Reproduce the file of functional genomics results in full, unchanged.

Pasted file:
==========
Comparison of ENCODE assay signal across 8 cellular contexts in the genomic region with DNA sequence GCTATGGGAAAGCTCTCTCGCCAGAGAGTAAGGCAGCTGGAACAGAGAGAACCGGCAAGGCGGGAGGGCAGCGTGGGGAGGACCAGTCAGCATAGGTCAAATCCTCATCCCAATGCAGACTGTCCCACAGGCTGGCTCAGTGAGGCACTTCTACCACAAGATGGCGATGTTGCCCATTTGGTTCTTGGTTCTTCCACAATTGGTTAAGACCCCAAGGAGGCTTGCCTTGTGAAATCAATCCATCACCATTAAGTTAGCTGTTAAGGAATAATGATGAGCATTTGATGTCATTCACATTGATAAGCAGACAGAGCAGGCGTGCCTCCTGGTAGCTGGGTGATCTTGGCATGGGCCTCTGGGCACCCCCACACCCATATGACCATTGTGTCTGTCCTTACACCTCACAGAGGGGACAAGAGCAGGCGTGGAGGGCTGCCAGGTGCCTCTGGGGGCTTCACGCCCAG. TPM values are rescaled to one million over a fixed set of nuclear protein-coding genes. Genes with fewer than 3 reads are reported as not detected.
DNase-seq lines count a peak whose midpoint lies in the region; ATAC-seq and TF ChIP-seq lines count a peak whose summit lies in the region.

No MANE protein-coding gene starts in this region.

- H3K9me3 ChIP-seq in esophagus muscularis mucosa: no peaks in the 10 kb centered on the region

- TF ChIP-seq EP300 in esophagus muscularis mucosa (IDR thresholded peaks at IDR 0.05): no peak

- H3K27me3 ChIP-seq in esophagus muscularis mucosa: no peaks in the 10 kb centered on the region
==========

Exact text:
Comparison of ENCODE assay signal across 8 cellular contexts in the genomic region with DNA sequence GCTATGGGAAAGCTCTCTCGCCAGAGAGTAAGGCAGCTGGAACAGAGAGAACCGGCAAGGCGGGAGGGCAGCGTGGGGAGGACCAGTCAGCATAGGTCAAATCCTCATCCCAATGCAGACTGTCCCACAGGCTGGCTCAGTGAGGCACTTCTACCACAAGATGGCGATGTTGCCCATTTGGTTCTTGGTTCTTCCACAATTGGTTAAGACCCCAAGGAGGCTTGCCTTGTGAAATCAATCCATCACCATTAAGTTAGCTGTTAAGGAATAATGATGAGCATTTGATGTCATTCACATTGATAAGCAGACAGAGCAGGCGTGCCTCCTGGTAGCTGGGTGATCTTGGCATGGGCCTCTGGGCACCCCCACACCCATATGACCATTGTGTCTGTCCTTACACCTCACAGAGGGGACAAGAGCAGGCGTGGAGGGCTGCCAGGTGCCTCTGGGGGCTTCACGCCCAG. TPM values are rescaled to one million over a fixed set of nuclear protein-coding genes. Genes with fewer than 3 reads are reported as not detected.
DNase-seq lines count a peak whose midpoint lies in the region; ATAC-seq and TF ChIP-seq lines count a peak whose summit lies in the region.

No MANE protein-coding gene starts in this region.

- H3K9me3 ChIP-seq in esophagus muscularis mucosa: no peaks in the 10 kb centered on the region

- TF ChIP-seq EP300 in esophagus muscularis mucosa (IDR thresholded peaks at IDR 0.05): no peak

- H3K27me3 ChIP-seq in esophagus muscularis mucosa: no peaks in the 10 kb centered on the region